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ISBN 9781422143308 Published March 2012
Harvard Business School Press
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Posted March 6, 2012 7:55 a.m. by sally-haldorson
In - 800 CEO Read Blog
We've spent a lot of time with Chris Zook. Not the man himself, but his work. When we were prepping the material for The 100 Best Business Books of All Time, Jack and Todd were still unsure of what the exact construction of the book would look like, but we were sure of one thing: Chris Zook had to be included in the book.
I edited that review (trimming it, regrettably) numerous times during the year we worked on The 100 Best. But we posted that first version of Todd's Zook review, which Todd referred to as "the 1637 word extended entry to read what will be my forever, unpublished masterpiece/love letter to the works of Chris Zook," on our blog in 2009.
Ultimately it was Beyond the Core (which Todd described as "the one that provides the most insight for a company focused on expanding its reach") that made the cut (watch this video for why) as one of the 100 best business books of all time. Here is an excerpt from Todd's review of Beyond the Core explaining a common conundrum faced by many companies that Zook's work ultimately provides the answer for.
Market leadership feels good. The company grows. Employees are having fun. Shareholders are happy. At some point though, the growth curve flattens. The search for the next source of growth begins--and this is where the mistakes occur.
Consider the numbers. Only one in three new product introductions is successful. The odds of creating growth through acquisitions are about the same. And finding partners and forming joint ventures only succeeds 20 percent of the time.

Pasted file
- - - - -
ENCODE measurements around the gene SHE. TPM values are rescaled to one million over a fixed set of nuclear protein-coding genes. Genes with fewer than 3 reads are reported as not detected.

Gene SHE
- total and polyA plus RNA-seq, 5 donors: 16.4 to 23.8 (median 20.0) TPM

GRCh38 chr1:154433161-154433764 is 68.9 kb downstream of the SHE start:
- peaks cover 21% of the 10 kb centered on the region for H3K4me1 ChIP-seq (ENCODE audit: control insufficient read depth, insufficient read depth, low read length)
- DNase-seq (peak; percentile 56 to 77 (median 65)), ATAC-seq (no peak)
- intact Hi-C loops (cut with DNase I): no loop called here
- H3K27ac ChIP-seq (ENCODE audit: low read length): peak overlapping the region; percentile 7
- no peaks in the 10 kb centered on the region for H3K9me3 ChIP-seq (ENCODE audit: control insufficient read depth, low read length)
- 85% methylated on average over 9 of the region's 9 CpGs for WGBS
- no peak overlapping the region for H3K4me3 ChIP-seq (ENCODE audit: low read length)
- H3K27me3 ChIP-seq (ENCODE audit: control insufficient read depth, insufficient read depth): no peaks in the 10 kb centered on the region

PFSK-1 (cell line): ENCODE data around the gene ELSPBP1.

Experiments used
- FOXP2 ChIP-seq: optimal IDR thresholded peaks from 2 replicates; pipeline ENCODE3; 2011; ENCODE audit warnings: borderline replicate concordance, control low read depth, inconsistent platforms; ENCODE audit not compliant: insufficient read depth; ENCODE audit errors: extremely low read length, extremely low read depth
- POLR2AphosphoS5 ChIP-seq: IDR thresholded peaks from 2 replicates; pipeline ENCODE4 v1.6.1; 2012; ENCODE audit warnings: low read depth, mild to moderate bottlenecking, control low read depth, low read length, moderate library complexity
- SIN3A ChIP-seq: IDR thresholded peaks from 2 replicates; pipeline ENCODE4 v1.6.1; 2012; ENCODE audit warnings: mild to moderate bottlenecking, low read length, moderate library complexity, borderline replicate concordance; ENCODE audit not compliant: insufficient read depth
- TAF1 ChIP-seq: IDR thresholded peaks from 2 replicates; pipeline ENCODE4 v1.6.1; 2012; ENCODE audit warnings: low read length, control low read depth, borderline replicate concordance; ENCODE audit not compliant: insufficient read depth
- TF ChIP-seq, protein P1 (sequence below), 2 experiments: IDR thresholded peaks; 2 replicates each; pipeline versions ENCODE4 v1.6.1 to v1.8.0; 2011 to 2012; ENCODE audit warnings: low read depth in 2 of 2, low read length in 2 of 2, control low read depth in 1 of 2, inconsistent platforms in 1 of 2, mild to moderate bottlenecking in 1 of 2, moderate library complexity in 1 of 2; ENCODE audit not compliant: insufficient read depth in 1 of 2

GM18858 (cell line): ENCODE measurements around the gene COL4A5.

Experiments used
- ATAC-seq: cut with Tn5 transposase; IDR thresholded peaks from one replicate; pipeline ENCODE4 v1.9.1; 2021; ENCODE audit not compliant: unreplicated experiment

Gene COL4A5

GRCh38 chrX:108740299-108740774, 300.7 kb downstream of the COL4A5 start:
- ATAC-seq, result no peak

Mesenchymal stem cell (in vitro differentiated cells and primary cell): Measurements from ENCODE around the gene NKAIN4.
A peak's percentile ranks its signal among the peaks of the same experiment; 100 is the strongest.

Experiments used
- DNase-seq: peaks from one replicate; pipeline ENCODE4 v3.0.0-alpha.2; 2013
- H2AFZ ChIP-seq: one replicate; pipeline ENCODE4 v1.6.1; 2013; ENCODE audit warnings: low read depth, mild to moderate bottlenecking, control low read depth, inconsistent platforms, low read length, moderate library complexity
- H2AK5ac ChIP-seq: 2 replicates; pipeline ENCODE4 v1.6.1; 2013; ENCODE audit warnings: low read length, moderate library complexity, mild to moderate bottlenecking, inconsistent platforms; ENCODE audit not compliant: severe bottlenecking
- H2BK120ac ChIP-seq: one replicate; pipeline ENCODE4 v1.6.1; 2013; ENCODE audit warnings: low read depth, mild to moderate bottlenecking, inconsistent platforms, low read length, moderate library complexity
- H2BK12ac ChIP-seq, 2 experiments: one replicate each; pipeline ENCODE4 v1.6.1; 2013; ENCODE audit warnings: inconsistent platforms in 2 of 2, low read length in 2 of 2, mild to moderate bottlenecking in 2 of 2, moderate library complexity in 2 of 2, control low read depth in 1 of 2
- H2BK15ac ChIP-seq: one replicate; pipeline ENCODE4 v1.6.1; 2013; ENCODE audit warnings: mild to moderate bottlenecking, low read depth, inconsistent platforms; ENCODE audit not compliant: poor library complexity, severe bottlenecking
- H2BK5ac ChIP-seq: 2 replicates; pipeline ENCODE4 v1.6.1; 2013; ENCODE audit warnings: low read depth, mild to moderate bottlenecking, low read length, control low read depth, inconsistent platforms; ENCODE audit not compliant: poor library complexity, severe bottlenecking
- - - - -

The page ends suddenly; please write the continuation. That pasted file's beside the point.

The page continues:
The key to successful growth for Zook? "Business adjacencies [areas of expansion] are growth opportunities that allow a company to extend the boundaries of its core business by drawing on skills that already exist."
Repeatability: Build Enduring Businesses for a World of Constant Change, addresses how this can be done. For ten years they "looked at the three ways that companies grow (or fail to do so.)" And as they watched, they deduced "that simplicity, focus, and mastering the art of continuous change nearly always trump strategies of radical change or constant reinvention." In basic terms, get really, really good at something very, very simple. Then, repeat this refined process in an adjacent endeavor. The three principles of achieving this repeatability are developing a clear, repeatable well-differentiated core business; establishing a succinct set of "nonnegotiable" principles that drive every business decision; and integrating closed-loop learning into the strategy plan.
While the first two principles are about establishing standards, the third is about the necessity for retaining some adaptability. "Many well-documented studies by business historians reveal how successful business models can breed the seeds of their own rigidity, lack of learning, and eventual decline through complacency, hubris, a lack of willingness to question basic assumptions, and other human foibles." So it becomes imperative to set up a system immediately for receiving feedback from customers and frontline employees. It's a no-brainer, Zook and Allen say, but this process is often missing from most strategic plans.
In one sense, the idea that methods to monitor and adjust the key elements of strategy of a business sounds so obvious as to be unnecessary to state. Yet our collective fifty years of doing strategy consulting has proved to us the opposite. It is the rare business that insists that every newly developed strategy includes explicit methods to monitor, test, evaluate, response, and adapt.
Doing so, Zook and Allen assure, will improve the speed of your reaction time to the changing business landscape as well as to the competition.
The authors end Repeatability with a list of 10 "conclusions" that are both provocative and pragmatic, as well as several appendices. The appendix that summarizes the Top Thirty Case Studies included in the book--these companies span a wide range from the frequently lauded IKEA, Nike, and Berkshire Hathaway, to the less commonly referenced Danaher and DaVita, as well as international brands like Li & Fung and Olam--is nearly worth the price of the book itself.
As with all of Zook's books, he and Allen stay close to message in the same way he advises business to focus on what it is that they do best. And in fact, Zook and Allen state this intention about 40 pages into the book. "This book has a simple structure and an even simpler message. Hopefully, it is a metaphor for our topic of the power of simplicity in a world of escalating complexity, the silent killer of sustained and profitable growth." And that's exactly what they did with great success. Repeatability once again proves what a productive pleasure it is to spend some time with Chris Zook.